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How to Maintain The Spirit of Giving All Year

Updated on October 12, 2012
Image courtesy of Stuart Miles/FreeDigitalPhotos.net
Image courtesy of Stuart Miles/FreeDigitalPhotos.net

Like most human activities that depend on free cooperation, this wonderful habit will not be too long sustained if it is done with difficulty, disorder and without any real tangible returns or rewards. If you would like to create a sustainable habit of giving all through the year, here are a few suggestions to help you along the way.

Practical ways to give easily and habitually

Giving easily and habitually means not having to deliberate each time you have money whether or where to give. The following are ways to do that.

Planned giving

  • Research causes that you want to regularly give to and decide how much you want to give to each, or even just one cause.
  • Include the amount in your monthly budget or planning as a routine ''expense'' or task. If you do, you'll be able to do it continuously without much hassle, each month of the year.

(Now even if it's a small amount, making it part of the regular financial planning will not only help you give regularly, but the tracking will show you how much you've given in total, which can be really neat to know!)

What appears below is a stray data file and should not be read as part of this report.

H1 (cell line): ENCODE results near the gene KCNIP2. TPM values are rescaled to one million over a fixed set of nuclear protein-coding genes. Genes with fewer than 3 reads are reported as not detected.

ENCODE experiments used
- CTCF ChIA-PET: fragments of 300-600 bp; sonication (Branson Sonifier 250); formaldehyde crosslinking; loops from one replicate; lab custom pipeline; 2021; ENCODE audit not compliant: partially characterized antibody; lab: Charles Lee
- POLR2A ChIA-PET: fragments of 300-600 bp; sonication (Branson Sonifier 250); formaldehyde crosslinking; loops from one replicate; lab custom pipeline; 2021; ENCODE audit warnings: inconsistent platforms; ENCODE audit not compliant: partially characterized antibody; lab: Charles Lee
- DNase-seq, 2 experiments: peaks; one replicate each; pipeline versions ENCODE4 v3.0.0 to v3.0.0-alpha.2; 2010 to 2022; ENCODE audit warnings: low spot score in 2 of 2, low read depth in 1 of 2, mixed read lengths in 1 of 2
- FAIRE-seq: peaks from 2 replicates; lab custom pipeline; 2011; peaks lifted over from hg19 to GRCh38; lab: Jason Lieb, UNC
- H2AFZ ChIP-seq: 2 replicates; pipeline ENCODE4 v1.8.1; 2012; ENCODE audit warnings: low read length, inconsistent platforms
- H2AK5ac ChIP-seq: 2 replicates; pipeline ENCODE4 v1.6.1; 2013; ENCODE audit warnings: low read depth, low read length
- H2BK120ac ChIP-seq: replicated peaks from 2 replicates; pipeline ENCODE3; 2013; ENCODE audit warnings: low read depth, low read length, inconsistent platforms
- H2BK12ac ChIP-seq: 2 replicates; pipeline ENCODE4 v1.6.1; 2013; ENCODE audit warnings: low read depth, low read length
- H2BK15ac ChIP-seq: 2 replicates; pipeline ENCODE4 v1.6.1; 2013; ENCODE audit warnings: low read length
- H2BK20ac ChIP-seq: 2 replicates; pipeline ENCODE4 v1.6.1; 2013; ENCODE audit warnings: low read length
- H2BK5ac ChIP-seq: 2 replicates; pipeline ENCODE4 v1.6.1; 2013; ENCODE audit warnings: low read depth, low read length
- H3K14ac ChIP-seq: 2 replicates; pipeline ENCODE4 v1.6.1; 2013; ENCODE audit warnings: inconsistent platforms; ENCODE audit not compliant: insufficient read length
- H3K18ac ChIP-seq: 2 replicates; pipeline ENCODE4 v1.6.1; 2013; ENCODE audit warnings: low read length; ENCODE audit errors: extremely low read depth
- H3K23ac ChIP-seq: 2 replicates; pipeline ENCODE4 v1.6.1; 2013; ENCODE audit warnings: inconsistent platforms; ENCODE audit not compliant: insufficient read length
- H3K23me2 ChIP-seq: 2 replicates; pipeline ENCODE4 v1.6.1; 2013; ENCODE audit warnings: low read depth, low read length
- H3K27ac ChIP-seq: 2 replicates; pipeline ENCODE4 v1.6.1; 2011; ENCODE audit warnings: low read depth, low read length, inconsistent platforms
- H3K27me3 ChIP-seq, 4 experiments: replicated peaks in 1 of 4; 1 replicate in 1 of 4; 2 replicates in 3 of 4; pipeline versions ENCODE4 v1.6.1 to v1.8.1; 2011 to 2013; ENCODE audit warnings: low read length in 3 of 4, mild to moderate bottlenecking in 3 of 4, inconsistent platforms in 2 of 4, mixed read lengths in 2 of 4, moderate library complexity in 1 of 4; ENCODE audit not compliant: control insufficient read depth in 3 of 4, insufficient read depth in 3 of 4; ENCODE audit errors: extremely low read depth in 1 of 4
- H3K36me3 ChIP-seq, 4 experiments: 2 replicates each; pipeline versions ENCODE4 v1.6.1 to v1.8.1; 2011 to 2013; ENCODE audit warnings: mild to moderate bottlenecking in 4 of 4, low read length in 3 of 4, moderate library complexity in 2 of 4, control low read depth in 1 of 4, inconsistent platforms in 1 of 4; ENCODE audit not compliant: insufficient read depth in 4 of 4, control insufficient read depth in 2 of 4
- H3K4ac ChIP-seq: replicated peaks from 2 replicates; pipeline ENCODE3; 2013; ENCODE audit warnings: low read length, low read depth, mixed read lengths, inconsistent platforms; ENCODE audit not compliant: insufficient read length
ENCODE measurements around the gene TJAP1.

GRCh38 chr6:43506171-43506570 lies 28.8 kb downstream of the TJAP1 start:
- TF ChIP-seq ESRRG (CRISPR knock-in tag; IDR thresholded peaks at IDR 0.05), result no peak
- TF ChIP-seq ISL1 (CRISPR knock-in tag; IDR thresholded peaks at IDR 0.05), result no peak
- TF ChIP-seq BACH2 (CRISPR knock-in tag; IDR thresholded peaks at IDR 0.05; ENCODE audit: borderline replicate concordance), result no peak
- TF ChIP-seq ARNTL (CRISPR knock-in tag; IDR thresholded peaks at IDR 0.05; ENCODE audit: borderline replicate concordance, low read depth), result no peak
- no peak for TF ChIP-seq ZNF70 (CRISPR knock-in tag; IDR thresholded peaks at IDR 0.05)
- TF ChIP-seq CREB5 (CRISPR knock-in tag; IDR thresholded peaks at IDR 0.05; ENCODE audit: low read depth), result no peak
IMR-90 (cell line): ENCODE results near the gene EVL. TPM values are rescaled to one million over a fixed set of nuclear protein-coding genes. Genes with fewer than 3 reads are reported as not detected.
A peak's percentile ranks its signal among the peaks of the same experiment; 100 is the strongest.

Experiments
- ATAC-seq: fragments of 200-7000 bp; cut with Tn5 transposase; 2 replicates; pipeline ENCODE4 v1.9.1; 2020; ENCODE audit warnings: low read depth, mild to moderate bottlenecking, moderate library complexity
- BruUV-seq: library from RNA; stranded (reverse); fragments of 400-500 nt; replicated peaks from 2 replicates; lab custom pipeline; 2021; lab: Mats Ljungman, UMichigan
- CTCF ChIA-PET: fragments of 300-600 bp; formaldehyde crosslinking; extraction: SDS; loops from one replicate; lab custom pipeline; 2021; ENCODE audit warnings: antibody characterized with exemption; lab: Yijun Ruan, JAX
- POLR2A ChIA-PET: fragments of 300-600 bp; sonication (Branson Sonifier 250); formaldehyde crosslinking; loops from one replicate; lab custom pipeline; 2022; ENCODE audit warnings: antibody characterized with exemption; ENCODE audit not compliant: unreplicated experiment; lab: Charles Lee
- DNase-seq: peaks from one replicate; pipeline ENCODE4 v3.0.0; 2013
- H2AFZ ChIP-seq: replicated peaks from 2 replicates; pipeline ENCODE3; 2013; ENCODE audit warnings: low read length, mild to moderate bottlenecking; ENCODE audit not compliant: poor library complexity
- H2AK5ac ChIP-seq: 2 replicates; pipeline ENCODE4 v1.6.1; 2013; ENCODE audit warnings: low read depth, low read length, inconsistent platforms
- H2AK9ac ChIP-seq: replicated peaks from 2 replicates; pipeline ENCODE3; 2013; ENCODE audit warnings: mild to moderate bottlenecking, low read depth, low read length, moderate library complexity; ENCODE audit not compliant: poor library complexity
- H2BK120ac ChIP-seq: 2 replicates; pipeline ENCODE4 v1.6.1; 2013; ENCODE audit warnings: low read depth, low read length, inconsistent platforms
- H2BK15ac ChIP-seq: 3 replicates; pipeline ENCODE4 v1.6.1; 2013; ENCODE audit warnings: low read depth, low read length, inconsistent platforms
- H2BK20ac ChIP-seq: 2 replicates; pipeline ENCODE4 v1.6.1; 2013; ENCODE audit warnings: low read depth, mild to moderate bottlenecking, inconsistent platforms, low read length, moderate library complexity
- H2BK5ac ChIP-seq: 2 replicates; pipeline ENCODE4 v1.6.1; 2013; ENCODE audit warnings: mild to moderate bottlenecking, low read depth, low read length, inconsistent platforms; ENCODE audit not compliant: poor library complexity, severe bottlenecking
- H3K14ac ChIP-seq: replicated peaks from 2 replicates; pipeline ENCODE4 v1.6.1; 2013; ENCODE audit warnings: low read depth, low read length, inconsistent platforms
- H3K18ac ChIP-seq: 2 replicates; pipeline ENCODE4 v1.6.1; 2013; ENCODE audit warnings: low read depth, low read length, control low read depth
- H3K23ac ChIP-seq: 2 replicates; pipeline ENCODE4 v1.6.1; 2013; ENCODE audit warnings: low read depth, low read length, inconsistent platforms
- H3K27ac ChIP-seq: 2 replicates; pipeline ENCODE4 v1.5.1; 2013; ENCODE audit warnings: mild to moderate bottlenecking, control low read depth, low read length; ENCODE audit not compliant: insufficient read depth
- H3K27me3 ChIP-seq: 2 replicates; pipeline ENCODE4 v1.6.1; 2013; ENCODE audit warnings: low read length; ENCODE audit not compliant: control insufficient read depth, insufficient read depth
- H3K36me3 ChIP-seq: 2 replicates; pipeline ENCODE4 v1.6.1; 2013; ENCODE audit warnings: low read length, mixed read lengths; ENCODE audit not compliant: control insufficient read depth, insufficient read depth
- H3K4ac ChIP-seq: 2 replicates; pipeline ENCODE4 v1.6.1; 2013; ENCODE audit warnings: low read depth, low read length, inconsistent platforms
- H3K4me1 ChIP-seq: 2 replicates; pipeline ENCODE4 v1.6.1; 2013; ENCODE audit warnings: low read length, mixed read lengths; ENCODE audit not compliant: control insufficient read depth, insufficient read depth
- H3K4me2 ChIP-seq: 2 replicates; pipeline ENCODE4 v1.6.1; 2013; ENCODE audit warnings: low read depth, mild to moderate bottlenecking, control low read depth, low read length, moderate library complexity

There are many organized causes that have publications, newsletters and magazines that describe the work they do and the progress they make. Subscribe to these sites or publications to remind yourself of the continued need for your gifts, and the positive impact that you are making with the cooperation of many. Making it personally meaningful is what will keep the motivation to contribute alive in you.

  • You can also sacrifice something specific in order to give away the money you would have spent on it. For example, let us say you have $1,000.00 to spend. Plan for everything you'd like to use this money for. Then pick one item from the list that you can do without and simply say, the money I was going to use for additional earings, I'll give away to my charity, etc.

Giving small

Another way to keep the spirit of giving alive throughout is to contribute comfortable amounts or quantities of gifts, whatever they may be. Giving too much before you're ready may leave you feeling resentful or deprived or sometimes, even foolish. Start by giving small things, or small amounts of cash frequently and it'll become easier to do it routinely. Even if you give a dollar, or a pound a day or a week, that's OK You'll be able to do it easily and frequently and for a long time.

Image courtesy of [Stuart Miles] / FreeDigitalPhotos.net
Image courtesy of [Stuart Miles] / FreeDigitalPhotos.net

Giving away change is another good way to give small, regularly and easily. You can keep a savings cup or box at home with the pictures of those you're trying to help: Starving children, children dying of AIDS or Leukemia etc. Anytime you have some change, just throw it in there. Encourage the whole family, including small children to do it too. Then at the end of the month you can collect it and give it to the cause that you saved it for.